"I was sort of always under the impression that these things were done while everybody was just trying to work," The Decemberists' Colin Meloy says a little ways into this Tiny Desk Concert in the NPR Music offices. "I kind of like the romance of that."
The next time I'm writing on deadline while someone tunes a pipe organ seven feet away, I'll remind myself of the romance involved, but Meloy was making a different point: He wasn't expecting to be staring into dozens, if not hundreds, of rapt faces. But, setting aside the fact that his band has about a zillion hardcore fans — and that NPR headquarters are essentially a giant petri dish in which to find the highest possible concentration of Decemberists fandom — his isn't exactly a voice that's going to blend softly into the hum of the printer. For all his brainy wordplay, Meloy has become a commanding frontman.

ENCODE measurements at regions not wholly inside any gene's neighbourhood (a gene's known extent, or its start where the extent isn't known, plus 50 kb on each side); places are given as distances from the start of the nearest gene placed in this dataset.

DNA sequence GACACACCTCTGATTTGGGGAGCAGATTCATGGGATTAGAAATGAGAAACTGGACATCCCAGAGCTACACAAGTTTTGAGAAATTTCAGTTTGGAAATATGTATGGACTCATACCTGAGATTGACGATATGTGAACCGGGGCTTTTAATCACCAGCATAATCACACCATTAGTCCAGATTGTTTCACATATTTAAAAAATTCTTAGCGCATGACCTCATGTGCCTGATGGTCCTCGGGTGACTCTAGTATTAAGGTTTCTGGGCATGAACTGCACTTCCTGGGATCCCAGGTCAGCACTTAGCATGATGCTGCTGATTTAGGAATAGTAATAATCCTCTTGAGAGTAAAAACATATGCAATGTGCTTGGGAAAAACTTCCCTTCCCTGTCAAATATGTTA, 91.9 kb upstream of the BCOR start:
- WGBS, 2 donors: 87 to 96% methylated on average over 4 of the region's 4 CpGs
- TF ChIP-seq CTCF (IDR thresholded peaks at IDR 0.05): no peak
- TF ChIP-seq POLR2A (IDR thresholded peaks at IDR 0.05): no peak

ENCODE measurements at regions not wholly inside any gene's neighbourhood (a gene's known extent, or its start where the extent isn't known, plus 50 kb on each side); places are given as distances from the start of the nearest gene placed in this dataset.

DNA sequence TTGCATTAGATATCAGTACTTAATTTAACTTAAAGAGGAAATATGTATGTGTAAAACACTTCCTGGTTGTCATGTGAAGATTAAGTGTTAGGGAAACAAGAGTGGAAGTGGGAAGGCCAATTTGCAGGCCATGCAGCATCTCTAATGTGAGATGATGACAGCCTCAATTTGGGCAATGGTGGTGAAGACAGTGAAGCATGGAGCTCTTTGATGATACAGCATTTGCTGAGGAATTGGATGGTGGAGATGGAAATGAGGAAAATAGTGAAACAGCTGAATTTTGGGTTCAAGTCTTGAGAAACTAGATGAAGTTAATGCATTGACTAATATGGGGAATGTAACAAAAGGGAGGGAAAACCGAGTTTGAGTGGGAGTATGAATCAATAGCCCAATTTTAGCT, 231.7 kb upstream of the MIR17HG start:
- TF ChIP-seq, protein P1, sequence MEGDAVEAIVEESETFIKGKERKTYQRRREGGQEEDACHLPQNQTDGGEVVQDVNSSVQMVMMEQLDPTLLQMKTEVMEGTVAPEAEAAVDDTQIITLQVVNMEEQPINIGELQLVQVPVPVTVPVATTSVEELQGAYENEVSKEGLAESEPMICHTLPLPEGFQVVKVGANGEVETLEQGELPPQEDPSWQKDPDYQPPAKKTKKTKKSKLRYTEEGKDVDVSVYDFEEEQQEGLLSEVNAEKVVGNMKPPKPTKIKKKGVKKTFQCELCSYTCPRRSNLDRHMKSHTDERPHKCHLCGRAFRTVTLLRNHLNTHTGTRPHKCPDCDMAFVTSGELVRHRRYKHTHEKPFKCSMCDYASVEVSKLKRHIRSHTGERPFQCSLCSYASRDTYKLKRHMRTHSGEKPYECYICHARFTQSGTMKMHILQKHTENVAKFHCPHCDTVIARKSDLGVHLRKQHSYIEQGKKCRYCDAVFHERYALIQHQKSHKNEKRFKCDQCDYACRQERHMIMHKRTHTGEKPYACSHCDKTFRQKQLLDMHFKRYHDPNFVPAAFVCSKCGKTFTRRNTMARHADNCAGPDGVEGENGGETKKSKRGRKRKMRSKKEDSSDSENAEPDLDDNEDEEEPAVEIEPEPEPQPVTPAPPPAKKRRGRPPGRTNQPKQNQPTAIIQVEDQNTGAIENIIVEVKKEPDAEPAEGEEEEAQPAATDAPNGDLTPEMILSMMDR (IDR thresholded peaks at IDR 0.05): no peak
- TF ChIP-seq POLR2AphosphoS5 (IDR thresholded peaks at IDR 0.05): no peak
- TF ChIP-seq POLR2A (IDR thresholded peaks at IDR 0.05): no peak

After The Hazards of Love, The Decemberists' 2009 folk opera, I'll admit that I'd never fully appreciated the humbler rewards of this year's The King Is Dead: It's a much more straightforward collection of hooky folk-rock songs, without its predecessor's formidable cast of doomed lovers and eager guest stars. But this breezy little three-song showcase demonstrates that it shouldn't be dismissed, either. Backed by two brilliant but subtle players — Chris Funk and Nickel Creek's Sara Watkins — Meloy lets these songs sparkle for themselves. If, like me, you let The King Is Dead fade from memory too soon, you'll know what to listen to when this session is over.